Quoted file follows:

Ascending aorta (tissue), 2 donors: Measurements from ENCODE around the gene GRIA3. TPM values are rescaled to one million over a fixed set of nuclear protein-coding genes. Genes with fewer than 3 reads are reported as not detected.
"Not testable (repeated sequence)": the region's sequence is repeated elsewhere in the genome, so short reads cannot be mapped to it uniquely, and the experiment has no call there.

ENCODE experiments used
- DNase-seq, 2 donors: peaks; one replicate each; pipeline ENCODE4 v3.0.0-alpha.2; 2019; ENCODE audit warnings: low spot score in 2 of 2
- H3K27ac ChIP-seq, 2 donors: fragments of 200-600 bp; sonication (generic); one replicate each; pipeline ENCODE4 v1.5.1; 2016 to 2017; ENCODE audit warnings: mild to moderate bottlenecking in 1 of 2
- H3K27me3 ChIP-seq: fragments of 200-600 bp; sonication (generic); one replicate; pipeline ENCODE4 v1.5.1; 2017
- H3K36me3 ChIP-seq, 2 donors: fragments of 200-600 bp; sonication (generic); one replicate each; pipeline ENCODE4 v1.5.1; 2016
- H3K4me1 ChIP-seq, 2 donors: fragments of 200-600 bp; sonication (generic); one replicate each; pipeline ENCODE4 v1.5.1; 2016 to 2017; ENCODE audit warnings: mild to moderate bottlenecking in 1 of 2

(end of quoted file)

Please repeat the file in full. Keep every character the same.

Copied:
Ascending aorta (tissue), 2 donors: Measurements from ENCODE around the gene GRIA3. TPM values are rescaled to one million over a fixed set of nuclear protein-coding genes. Genes with fewer than 3 reads are reported as not detected.
"Not testable (repeated sequence)": the region's sequence is repeated elsewhere in the genome, so short reads cannot be mapped to it uniquely, and the experiment has no call there.

ENCODE experiments used
- DNase-seq, 2 donors: peaks; one replicate each; pipeline ENCODE4 v3.0.0-alpha.2; 2019; ENCODE audit warnings: low spot score in 2 of 2
- H3K27ac ChIP-seq, 2 donors: fragments of 200-600 bp; sonication (generic); one replicate each; pipeline ENCODE4 v1.5.1; 2016 to 2017; ENCODE audit warnings: mild to moderate bottlenecking in 1 of 2
- H3K27me3 ChIP-seq: fragments of 200-600 bp; sonication (generic); one replicate; pipeline ENCODE4 v1.5.1; 2017
- H3K36me3 ChIP-seq, 2 donors: fragments of 200-600 bp; sonication (generic); one replicate each; pipeline ENCODE4 v1.5.1; 2016
- H3K4me1 ChIP-seq, 2 donors: fragments of 200-600 bp; sonication (generic); one replicate each; pipeline ENCODE4 v1.5.1; 2016 to 2017; ENCODE audit warnings: mild to moderate bottlenecking in 1 of 2